The catch? Well done. The throw? Ridiculous

August 26th, 2020

WASHINGTON -- What does a Glove Glove Award finalist look like? Roll the tape on .

Fresh off a rain delay in the sixth inning of the Nationals' 8-3 series-opening loss to the Phillies on Tuesday at Nationals Park, the agile 23-year-old chased down Alec Bohm's line drive off reliever to center field. Following the ball with his eyes -- and with the directional guidance of fellow outfielders and -- Robles twisted his body to leap and outstretch his glove arm at the same time for a how-did-he-just-do-that catch. Statcast projected the liner at 376 feet with a 104.3 mph exit velocity.

“As soon as he hit it, I thought the ball was going over his head,” Nationals manager Dave Martinez said. “He crushed it. But he made an unbelievable play.”

The momentum carried Robles onto the warning track in center field before he turned to see the action behind him. Jean Segura, who had been on first base, was already past second. Quick on his feet with quick thinking, Robles then hurled the ball 85 mph to on the fly to catch a sliding Segura attempting to hurry back to first and complete the inning-ending double play.

“It was impressive,” shortstop said. “Once I saw Segura go around second base, I knew that there was a shot for him to make the throw. It was just whether or not it was going to be on target -- the arm strength’s obviously there. When Cabby didn’t move, I felt like it was going to happen. Sure enough it did. Not very many people who can do that. Glad he’s on our team.”

Guerra pointed his glove toward Robles, while Segura looked back into center field, removed his helmet and shook his head. He was on the short end of another Robles defensive masterpiece.

“I always try to keep my focus on the game, have the right mindset," Robles said. "So I knew we had a runner on first base and in my mind, the whole time, if I was able to make a play, I knew that I was going to turn around and try to make a throw to first base to double him up. When I read the runner, I knew he was off enough for me to make the throw, and that’s exactly what I did.”

Robles is starting to make these double-take moments look routine -- this was his second head-turning play in a week. Last Wednesday, he robbed the Braves' Austin Riley of a go-ahead two-run homer by pulling off a soaring snow-cone grab at the wall at Truist Park.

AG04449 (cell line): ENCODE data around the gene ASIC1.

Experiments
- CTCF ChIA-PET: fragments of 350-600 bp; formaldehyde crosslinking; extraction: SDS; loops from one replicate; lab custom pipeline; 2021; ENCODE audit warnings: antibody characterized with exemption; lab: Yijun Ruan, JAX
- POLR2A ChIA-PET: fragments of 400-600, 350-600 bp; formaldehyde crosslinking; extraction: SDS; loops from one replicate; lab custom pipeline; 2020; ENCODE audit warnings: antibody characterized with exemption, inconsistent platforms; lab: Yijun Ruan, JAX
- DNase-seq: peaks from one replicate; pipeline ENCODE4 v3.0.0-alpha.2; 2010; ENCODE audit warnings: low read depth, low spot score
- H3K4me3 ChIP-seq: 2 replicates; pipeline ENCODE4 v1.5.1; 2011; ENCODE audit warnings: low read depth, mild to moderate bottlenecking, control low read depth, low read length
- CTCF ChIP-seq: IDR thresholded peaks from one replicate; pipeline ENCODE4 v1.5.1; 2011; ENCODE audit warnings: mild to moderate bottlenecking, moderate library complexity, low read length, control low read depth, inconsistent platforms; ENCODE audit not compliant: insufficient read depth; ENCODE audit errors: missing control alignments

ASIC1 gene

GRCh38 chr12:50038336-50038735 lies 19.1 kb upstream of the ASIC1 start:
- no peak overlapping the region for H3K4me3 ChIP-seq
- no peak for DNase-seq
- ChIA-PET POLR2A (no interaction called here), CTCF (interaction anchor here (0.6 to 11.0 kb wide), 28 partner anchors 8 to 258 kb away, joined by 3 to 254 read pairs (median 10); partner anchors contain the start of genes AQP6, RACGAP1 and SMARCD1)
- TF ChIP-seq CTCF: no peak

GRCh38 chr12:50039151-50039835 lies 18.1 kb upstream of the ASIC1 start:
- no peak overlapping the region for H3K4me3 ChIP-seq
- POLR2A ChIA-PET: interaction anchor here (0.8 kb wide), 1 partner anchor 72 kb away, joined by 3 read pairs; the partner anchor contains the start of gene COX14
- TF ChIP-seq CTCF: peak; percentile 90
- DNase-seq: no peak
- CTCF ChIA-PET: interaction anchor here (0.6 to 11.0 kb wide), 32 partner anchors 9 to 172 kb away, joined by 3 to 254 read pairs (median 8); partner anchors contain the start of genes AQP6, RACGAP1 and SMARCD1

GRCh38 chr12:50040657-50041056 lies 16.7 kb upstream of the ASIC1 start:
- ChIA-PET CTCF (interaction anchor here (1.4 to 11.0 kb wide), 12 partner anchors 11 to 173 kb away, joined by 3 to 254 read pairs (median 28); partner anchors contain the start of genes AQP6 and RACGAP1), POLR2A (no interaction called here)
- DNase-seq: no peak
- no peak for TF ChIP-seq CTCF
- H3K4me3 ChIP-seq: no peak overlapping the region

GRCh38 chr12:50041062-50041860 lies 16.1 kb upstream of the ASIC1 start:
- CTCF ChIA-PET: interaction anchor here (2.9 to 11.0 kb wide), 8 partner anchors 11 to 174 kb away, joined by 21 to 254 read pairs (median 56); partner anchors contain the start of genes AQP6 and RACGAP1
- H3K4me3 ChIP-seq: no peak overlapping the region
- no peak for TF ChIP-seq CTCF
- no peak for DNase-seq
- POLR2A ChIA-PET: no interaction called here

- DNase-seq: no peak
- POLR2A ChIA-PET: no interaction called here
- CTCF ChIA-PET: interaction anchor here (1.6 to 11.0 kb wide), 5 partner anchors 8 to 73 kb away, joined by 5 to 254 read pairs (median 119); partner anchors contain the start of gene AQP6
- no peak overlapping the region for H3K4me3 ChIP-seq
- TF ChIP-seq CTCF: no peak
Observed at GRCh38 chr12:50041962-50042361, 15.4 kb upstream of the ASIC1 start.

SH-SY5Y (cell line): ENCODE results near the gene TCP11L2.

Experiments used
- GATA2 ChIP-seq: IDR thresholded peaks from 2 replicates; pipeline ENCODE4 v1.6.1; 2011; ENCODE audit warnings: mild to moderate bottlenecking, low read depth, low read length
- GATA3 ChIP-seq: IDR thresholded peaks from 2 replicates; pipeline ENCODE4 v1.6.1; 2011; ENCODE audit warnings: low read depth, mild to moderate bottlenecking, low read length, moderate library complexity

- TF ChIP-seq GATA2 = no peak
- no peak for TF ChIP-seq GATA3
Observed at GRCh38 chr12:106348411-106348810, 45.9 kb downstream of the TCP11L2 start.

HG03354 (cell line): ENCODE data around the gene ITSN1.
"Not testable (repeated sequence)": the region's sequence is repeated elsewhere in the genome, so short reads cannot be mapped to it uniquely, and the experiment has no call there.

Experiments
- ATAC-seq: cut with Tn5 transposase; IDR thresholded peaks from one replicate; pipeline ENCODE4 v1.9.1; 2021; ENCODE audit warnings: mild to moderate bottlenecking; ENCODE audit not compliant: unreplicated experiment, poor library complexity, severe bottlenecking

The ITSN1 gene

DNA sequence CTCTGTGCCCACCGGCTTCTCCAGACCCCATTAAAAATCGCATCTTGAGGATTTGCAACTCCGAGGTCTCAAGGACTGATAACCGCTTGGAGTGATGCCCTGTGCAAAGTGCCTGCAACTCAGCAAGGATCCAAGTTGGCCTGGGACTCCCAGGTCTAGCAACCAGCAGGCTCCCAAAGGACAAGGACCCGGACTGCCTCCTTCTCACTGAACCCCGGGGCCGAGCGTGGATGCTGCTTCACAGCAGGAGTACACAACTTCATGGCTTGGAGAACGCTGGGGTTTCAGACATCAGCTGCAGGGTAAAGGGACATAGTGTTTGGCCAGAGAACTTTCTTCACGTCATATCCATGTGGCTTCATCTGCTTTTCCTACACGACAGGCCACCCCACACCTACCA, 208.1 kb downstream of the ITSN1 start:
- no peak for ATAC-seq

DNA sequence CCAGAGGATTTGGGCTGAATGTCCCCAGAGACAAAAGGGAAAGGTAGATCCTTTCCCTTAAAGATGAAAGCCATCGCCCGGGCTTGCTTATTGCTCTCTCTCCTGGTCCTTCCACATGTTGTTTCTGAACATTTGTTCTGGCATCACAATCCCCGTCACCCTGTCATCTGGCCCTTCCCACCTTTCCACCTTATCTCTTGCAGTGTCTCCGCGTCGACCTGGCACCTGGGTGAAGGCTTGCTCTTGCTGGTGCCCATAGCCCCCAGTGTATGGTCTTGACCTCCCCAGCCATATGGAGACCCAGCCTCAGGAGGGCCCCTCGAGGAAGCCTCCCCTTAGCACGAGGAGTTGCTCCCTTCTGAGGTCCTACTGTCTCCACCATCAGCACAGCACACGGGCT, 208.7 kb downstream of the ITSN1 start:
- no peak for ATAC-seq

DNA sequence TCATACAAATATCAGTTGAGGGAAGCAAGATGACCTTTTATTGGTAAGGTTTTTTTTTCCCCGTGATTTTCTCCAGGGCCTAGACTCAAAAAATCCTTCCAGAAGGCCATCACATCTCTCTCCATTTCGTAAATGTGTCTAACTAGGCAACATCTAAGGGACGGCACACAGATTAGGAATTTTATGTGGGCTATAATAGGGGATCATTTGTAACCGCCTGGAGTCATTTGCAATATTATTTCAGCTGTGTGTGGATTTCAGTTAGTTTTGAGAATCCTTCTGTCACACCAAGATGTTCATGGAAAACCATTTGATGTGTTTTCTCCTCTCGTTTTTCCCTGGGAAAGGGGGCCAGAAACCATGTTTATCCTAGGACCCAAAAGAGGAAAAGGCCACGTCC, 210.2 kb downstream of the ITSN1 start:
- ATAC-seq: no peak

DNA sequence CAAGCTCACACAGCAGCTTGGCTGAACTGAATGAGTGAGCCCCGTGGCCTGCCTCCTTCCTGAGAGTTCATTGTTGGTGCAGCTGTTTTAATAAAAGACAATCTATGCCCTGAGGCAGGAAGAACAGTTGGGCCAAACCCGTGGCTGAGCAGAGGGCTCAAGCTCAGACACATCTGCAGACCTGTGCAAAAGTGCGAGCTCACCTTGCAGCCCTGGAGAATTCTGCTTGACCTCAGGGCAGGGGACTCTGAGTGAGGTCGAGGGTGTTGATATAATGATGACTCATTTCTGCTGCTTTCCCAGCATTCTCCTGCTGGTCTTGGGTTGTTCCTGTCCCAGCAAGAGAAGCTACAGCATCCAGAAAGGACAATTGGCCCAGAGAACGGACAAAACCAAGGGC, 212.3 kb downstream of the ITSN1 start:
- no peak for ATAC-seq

“It’s something I’m always ready for,” Robles said. “It’s something I’ve always been able to do and prepare pitch by pitch. I’m always set and ready.”

The combination of Robles’ athleticism, instinct and preparation make him dangerous in center field. In 2019, Robles bested all outfielders with 22 outs above average. A student of the game, he is hungry to continue honing his craft.

“Before the ball’s even hit, he knows the situation and he knows what he wants to do,” Martinez said. “He figured that ball was deep, going over his head and the guy was going to be around the base there or get close to the base, so he turned and just fired the ball to first base. That’s something that you really don’t teach. It comes with instinct, and he has that. What a throw, all the way in the air.”

Robles puts himself in Gold Glove Award contention talk with every acrobatic play he makes. Martinez believes his potential goes far beyond stealing home runs. In only his second full season in the Majors, Robles is working toward being a topic of conversation on both sides of the field.

“He’s still maturing as a player, he really is, and he’s learning,” Martinez said. “He’s trying to play the game the right way. I still believe the sky’s the limit for him. Here’s a kid that’s going to potentially hit 25 home runs, drive in 60, 70, 80 runs, steal a bunch of bases and win a Gold Glove. I really believe that. … One thing I know about him is that he loves to play the game. He’s all-in every day.”